Scholars find difficulties with the creed attributed to the council of Constantinople. Some say that the council composed a new creed. But no mention is made of this creed by ancient witnesses until the council of Chalcedon; and the council of Constantinople was said simply to have endorsed the faith of Nicaea, with a few additions on the holy Spirit to refute the Pneumatomachian heresy. Moreover, if the latter tradition is accepted, an explanation must be given of why the first two articles of the so-called Constantinopolitan creed differ considerably from the Nicene creed.
It was J. Lebon, followed by J. N. D. Kelly and A. M. Ritter, who worked at the solution of this problem. Lebon said that the Nicene creed, especially since it was adapted to use at baptism, had taken on a number of forms. It was one of these which was endorsed at the council of Constantinople and developed by additions concerning the holy Spirit. All the forms, altered to some extent or other, were described by a common title as “the Nicene faith”. Then the council of Chalcedon mentioned the council of Constantinople as the immediate source of one of them, marked it out by a special name “the faith of the 150 fathers”, which from that time onwards became its widely known title, and quoted it alongside the original simple form of the Nicene creed. The Greek text of the Constantinopolitan creed, which is printed below, is taken from the acts of the council of Chalcedon.
The council of Constantinople enacted four disciplinary canons: against the Arian heresy and its sects (can. 1), on limiting the power of bishops within fixed boundaries (can. 2), on ranking the see of Constantinople second to Rome in honour and dignity (can. 3), on the condemnation of Maximus [the Cynic, would-be usurper of the see of Constant.] and his followers (can. 4). Canons 2-4 were intended to put a stop to aggrandisement on the part of the see of Alexandria.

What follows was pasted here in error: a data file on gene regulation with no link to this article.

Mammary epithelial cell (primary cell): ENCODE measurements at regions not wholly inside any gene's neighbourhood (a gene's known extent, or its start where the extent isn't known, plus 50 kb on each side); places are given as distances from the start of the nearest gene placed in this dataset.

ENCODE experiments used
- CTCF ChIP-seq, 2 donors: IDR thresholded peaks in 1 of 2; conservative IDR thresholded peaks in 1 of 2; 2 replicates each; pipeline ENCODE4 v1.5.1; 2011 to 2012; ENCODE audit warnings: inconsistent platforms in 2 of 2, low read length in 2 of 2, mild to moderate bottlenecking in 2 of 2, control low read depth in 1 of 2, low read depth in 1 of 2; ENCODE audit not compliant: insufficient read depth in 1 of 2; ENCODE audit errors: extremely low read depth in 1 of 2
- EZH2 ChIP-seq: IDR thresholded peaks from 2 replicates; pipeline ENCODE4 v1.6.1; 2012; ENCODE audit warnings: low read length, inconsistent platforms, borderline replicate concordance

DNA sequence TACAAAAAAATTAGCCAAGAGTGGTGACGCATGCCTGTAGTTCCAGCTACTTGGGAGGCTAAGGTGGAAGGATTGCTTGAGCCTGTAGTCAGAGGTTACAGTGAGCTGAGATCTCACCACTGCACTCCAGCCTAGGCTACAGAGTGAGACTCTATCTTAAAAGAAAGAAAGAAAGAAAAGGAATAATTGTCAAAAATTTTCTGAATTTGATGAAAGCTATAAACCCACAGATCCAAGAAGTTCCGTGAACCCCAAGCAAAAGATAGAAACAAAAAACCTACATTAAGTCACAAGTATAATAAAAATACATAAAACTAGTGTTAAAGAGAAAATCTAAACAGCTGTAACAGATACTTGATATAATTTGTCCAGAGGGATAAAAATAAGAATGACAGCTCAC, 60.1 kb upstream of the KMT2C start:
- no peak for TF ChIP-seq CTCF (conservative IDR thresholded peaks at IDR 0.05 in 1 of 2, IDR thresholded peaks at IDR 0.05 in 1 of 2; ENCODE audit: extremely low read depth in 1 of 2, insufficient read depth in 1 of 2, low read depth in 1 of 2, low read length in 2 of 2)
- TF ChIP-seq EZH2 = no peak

The two following canons, 5 and 6, were framed at the synod which met in Constantinople in 382. The 7th canon is an extract from a letter which the church of Constantinople sent to Martyrius of Antioch.
The council ended on 9 July 381, and on 30 July of the same year, at the request of the council fathers, the emperor Theodosius ratified its decrees by edict .
Already from 382 onwards, in the synodical letter of the synod which met at Constantinople, the council of Constantinople was given the title of “ecumenical”. The word denotes a general and plenary council. But the council of Constantinople was criticised and censured by Gregory of Nazianzus. In subsequent years it was hardly ever mentioned. In the end it achieved its special status when the council of Chalcedon, at its second session and in its definition of the faith, linked the form of the creed read out at Constantinople with the Nicene form, as being a completely reliable witness of the authentic faith. The fathers of Chalcedon acknowledged the authority of the canons — at least as far as the eastern church was concerned — at their sixteenth session. The council’s dogmatic authority in the western church was made clear by words of Pope Gregory I: “I confess that I accept and venerate the four councils (Nicaea, Constantinople, Ephesus and Chalcedon) in the same way as I do the four books of the holy Gospel....”
The bishop of Rome’s approval was not extended to the canons, because they were never brought “to the knowledge of the apostolic see’’. Dionysius Exiguus knew only of the first four — the ones to be found in the western collections. Pope Nicholas I wrote of the sixth canon to Emperor Michael III: “It is not found among us, but is said to be in force among you’’.